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Samsung profit, sales up on TV and chip demand

Second-quarter earnings shoot up 83 percent to record levels while sales rise 21 percent as the company sees surging demand for computer chips and TVs.

Samsung reported on Friday a record profit for its second quarter, triggered by a rebound in demand for computer memory chips and by rising sales for LCD TVs.

For the quarter ended June 30, the electronics company earned 4.28 trillion Korean won ($3.6 billion), an 83 percent leap from the 2.33 trillion won it earned in the prior year's second quarter. Operating profits, which are sales minus expenses, also reached record levels, rising 88 percent to hit 5.01 trillion won, while sales grew 17 percent to 37.89 trillion won.

Samsung attributed the strong results in part to a robust recovery in its semiconductor business, which contributed an operating profit of 2.94 trillion won and sales of 9.53 trillion won.

The company's memory division in particular was strong, delivering 6.71 trillion won in sales, a gain of 74 percent from a year ago. Heavy demand for DRAM chips was fueled by a rise in PC shipments and an increase in the amount of memory installed on many personal computers. In spite of a weak seasonal market, Samsung also saw robust demand for NAND chips, which are used in smartphones and tablet PCs.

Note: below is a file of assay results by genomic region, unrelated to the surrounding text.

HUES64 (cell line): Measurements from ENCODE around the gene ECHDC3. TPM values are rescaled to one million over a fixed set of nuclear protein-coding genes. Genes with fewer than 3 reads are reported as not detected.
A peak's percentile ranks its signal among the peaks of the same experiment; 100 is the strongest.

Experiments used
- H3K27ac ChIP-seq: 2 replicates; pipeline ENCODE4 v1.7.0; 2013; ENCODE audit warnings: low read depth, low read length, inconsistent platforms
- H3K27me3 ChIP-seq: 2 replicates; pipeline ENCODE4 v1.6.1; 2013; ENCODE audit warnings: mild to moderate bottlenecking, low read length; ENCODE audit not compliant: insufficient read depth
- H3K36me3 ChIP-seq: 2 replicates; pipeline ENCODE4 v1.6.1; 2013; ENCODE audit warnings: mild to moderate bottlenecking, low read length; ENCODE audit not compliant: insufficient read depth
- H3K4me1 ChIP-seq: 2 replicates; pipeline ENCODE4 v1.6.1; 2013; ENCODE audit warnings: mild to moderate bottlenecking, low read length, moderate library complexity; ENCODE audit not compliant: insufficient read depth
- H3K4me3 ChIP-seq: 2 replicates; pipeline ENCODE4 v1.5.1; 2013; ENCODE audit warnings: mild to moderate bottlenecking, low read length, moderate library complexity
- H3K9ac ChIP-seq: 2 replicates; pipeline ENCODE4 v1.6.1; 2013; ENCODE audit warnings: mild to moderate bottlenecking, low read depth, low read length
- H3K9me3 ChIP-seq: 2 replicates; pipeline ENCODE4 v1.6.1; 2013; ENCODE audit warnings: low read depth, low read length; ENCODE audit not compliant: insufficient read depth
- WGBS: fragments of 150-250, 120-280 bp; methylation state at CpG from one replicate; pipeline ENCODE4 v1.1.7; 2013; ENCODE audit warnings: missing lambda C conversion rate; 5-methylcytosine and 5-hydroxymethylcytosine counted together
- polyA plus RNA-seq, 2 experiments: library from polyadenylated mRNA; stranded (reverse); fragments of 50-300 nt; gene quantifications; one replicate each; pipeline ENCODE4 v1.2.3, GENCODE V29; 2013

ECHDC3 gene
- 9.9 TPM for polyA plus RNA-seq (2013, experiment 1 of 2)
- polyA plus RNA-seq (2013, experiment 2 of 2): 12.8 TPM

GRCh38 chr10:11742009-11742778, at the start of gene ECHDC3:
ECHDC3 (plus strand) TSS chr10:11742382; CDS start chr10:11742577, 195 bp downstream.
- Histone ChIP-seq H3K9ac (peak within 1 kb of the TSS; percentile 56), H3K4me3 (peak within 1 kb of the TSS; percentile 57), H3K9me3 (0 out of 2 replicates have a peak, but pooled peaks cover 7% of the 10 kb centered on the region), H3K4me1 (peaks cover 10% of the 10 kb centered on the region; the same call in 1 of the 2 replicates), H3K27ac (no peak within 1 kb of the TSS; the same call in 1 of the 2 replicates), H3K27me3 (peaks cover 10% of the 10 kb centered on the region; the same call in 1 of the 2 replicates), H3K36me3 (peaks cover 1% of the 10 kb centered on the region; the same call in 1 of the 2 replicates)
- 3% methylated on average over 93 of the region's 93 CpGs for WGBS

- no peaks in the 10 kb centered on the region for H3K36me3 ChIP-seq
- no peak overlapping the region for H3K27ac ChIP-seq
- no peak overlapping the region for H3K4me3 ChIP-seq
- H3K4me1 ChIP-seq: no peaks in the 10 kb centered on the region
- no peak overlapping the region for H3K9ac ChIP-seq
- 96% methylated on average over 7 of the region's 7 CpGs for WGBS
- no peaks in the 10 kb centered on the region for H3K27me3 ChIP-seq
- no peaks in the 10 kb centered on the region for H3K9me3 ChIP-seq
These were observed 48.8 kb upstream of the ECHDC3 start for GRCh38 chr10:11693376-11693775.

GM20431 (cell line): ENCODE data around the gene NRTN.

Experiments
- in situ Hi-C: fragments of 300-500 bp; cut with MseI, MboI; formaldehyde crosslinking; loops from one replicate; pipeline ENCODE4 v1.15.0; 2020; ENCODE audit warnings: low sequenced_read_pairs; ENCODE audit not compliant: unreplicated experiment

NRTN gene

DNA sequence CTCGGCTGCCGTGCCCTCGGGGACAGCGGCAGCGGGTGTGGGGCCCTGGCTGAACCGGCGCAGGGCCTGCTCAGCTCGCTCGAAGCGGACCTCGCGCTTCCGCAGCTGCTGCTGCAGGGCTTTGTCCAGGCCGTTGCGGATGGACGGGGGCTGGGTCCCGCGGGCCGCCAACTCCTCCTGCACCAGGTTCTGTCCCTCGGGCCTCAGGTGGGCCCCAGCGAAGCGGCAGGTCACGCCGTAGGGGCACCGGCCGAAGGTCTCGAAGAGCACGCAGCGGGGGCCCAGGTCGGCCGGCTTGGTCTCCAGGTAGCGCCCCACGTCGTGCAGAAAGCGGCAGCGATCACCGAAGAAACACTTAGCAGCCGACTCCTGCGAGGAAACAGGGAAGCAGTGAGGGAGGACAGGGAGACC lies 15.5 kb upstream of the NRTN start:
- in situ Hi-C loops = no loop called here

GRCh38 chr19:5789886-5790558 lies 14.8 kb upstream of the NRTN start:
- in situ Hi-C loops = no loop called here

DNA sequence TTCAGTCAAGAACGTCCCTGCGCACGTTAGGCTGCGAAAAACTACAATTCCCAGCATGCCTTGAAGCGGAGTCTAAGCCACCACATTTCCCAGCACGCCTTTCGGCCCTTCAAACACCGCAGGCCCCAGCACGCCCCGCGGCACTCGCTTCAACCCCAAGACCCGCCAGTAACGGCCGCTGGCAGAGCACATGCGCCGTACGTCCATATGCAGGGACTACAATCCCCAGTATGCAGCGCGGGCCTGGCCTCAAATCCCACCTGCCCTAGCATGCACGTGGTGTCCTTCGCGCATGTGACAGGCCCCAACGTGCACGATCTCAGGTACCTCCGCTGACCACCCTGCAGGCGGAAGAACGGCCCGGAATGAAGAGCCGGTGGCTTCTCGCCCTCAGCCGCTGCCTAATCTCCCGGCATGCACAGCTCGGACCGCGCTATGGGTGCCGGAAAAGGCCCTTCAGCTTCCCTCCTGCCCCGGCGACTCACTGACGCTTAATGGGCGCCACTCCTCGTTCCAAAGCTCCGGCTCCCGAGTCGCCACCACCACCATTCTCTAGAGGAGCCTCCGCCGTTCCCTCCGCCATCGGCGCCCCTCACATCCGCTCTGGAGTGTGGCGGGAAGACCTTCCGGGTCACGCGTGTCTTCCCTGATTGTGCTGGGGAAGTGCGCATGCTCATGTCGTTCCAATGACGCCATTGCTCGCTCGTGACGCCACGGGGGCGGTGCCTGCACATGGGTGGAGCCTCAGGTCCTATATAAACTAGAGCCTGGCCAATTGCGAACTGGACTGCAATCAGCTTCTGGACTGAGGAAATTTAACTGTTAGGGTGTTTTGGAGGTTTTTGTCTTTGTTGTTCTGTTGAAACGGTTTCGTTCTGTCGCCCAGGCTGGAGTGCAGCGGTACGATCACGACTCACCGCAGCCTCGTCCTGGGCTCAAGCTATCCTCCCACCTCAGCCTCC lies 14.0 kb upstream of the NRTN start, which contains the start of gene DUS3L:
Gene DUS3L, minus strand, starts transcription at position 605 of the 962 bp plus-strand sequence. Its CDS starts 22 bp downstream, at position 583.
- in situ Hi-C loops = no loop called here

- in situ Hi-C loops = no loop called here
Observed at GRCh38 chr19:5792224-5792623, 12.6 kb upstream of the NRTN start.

Consumers continued to scoop up new TVs, driving growth in Samsung's LCD business where revenue rose 15 percent to 20 percent from a year ago. The company focused on generating sales of premium LCD screens for LED and 3D TVs and improving its manufacturing process, both part of an effort to beef up profit margins.

Samsung's digital media business, which includes its own TVs and digital devices, saw its sales rise 20 percent to 14.54 trillion won. For the quarter, the company shipped 9.02 million flat-panel TVs, a 43 percent gain from a year ago. Samsung also took an early dive into the 3D TV arena, selling more than 500,000 units since the launch of its initial lineup in March.

In the mobile phone segment, Samsung sold 63.8 million handsets for the quarter, a gain of 22 percent from a year ago. But the intense competition in the phone market forced the company to lower the average sales price of its handsets. For the third quarter, Samsung is looking to boost its market share further with its Galaxy S and Wave phones.

Despite the stellar results for the second quarter, Samsung cautioned that it may not be able to maintain that level of profitability over the near term.

"In the second quarter, our component businesses performed very strongly, yet it was a more challenging quarter for our set businesses," Robert Yi, Vice President and head of Samsung Electronics' Investor Relations Team, said in a statement. "With intensified competition throughout the digital media and mobile industries going forward, it may become a challenge to maintain current profitability levels. However, we will continue to focus on introducing differentiated products and widening our technology leadership in components to meet these difficult market conditions."